Fairfield
University School of Engineering
Electrical
and Computer Engineering
COURSE: SW461 Pattern
Recognition  Spring, 2019
Instructor:
Jeffrey N. Denenberg 
Office:
Bannow 301C 
Google
Voice: (203)
5139427 
Office
Phone: x3330 
Email: jeffrey.denenberg@ieee.org 
INSTRUCTOR
ASSISTANCE: TBD, and by phone or email.
CLASS
HOURS: Tuesdays,
6:30 – 9:00 PM, in Nursing 203
This
programming intensive course introduces the student to the algorithms and data
structures used in modern pattern recognition systems with an emphasis on those
that can learn and improve their performance as they are used. After a short review of some necessary
mathematical concepts (Probability, Stochastic Processes and Vector Spaces),
the student is introduced to the problem of representing realworld problems to
a system. Students will, in teams,
design, build, test and report on a major subsystem of a pattern recognition
system. Selected real world applications
are used to show examples of some valid representations (e.g. Speech and
Handwriting) to provide insight and experience in the application of
recognition systems. Several important
recognition engines are then studied and analyzed for their effectiveness as
the basis for recognition, synthesis, and learning systems. The use of additional knowledge bases dealing
with the problem environment is then introduced to increase system performance.
Prerequisites: Basic math and algebra. Some calculus may be helpful.
Some
background in probability and statistics.
Programming
skills (MatLab, Python, C/C++, and/or Java)
Textbook: “Pattern
Recognition”,
Sergios Theodoridis and
Konstantinos Koutroumbas,
Academic
Press, Ed. 4, 2009, ISBN 9781597492720.
References: https://www.coursera.org/learn/machinelearning/,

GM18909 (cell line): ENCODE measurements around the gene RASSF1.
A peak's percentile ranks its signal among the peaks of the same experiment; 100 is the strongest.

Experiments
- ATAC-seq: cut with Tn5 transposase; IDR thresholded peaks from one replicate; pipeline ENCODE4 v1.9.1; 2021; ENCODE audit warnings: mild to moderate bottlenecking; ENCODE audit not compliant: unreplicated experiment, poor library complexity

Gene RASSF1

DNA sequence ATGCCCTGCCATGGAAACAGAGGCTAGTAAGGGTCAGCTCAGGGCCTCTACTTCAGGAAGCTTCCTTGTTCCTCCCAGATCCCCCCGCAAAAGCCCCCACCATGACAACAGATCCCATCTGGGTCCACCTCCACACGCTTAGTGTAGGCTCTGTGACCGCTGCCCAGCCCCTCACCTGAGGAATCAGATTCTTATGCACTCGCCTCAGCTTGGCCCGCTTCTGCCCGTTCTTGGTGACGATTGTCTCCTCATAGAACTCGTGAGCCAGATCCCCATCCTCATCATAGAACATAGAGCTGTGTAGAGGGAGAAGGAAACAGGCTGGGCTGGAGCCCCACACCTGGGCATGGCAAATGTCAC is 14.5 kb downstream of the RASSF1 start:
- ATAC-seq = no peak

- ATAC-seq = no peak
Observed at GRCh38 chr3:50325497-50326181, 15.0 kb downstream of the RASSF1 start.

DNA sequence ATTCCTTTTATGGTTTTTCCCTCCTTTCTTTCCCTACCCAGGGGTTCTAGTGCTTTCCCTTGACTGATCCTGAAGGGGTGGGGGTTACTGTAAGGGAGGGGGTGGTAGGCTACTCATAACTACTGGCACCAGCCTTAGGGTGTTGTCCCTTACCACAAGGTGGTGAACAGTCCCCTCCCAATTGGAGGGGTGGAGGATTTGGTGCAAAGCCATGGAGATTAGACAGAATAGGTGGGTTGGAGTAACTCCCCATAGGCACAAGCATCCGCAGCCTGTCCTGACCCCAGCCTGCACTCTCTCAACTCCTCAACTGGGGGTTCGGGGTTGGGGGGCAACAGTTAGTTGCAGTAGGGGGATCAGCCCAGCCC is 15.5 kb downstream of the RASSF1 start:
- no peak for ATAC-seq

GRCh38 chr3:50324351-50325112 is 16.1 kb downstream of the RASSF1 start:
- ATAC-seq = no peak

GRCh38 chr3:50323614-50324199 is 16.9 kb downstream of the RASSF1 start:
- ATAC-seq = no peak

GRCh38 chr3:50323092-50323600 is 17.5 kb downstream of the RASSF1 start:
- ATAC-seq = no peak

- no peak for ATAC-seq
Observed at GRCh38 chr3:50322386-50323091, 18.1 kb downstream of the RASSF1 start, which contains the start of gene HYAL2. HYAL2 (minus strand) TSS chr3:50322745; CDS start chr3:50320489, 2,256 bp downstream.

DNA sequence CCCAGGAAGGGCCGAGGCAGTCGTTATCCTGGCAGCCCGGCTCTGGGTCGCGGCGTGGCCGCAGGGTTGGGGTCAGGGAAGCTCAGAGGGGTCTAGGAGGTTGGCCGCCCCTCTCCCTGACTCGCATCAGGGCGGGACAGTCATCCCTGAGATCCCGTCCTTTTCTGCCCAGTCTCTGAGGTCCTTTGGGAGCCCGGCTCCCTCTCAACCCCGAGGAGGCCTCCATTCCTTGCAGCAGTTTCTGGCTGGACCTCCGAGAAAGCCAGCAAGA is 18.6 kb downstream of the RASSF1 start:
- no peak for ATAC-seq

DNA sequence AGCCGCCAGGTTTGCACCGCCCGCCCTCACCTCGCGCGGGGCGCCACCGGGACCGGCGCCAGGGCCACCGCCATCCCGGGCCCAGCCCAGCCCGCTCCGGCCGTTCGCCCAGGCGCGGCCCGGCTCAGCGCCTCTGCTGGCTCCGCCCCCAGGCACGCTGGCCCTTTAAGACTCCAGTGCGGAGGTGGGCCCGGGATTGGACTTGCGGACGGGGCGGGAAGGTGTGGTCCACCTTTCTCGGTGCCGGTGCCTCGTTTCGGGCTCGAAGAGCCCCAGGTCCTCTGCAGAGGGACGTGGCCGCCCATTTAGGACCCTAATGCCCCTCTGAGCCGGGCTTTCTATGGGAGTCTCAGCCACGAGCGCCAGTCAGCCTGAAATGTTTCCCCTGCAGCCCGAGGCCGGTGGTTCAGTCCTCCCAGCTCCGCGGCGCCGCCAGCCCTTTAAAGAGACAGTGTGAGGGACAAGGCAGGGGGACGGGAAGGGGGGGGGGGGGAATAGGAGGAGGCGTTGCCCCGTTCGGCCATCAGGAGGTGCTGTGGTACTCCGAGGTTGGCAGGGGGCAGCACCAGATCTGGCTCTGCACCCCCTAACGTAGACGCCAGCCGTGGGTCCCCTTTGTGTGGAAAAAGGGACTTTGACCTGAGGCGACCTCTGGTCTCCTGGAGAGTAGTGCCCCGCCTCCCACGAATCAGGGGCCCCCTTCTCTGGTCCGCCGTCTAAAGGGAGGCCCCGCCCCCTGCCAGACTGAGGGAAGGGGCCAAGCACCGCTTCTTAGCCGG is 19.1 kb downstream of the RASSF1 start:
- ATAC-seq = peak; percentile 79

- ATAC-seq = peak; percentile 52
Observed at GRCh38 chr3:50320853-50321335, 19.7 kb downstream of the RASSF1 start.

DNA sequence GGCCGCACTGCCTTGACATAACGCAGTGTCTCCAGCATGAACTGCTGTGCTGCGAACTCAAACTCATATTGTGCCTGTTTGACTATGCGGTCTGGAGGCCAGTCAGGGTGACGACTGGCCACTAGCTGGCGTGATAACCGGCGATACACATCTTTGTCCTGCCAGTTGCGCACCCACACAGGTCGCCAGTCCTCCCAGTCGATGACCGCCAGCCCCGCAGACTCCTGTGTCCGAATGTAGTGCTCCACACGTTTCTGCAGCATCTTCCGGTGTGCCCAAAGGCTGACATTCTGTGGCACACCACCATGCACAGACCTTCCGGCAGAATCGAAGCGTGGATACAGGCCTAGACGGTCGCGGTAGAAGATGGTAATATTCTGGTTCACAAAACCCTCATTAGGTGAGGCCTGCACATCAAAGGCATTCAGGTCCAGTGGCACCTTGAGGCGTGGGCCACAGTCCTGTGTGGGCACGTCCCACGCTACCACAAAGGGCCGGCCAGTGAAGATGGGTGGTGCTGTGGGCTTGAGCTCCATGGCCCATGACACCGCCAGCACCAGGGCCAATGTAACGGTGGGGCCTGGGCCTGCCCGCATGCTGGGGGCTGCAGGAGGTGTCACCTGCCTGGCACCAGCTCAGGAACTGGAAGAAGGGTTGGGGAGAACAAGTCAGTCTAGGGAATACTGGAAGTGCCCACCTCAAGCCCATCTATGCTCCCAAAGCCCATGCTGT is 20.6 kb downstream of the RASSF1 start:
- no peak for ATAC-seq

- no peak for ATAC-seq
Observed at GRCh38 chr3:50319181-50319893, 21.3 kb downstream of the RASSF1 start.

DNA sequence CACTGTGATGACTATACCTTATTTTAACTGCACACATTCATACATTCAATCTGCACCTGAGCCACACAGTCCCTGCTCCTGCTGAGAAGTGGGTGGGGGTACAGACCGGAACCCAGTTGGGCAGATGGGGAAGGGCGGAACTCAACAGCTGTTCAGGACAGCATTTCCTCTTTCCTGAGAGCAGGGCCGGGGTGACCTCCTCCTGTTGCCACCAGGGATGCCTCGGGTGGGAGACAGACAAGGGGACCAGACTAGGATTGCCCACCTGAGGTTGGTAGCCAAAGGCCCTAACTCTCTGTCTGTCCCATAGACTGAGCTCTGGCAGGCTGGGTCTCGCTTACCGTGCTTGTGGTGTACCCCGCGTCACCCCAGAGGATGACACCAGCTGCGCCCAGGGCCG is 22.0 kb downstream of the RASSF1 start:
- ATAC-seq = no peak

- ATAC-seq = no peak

http://en.wikipedia.org/wiki/Machine_learning,
www.sci.utah.edu/~gerig/CS6640F2010/probtut.pdf
http://en.wikipedia.org/wiki/Variableorder_Markov_model
deeplearningreinventsthehearingaid
Predictive Analytics
for Dummies,
Anasse Bari, Wiley, 2017
Video Lectures Pattern
Recognition: Prof.
P. S. Sastry, Indian Institute of Science, Bangalore
Probability Primer: MathematicalMonk
on youtube
Markov Models: MathematicalMonk
on youtube
Linearalgebral: Engineer4Free.com
Grading
Exams
(2) 
40% 
Exercises/Participation 
20% 
Project 

Report 
10% 
Presentation 
10% 
Implementation 
20% 
Disability
If you have a documented disability and wish to
discuss academic accommodations, please contact the Office of Academic Disability
Support Services at (203) 2544000, x2615, and notify the course instructor
within the first two weeks of the semester.
Distance
Education Students
The course is set up to support a small
number of distance education students. Lecture
notes and supplementary videos are accessible via links in this syllabus and
via Blackboard. You will submit scanned
copies of any quizzes, exercises or exams via email.
Schedule:
Date 
Topic 
Notes 
References 
HW 
1/22 
Course Introduction, 
Pattern Recognition Basics, Noise Introduction, Linear Algebra, PatternRecognitionTeamProjects, 
Get ahead in the readings 


Domain Representation: 



1/29 
Handwriting: A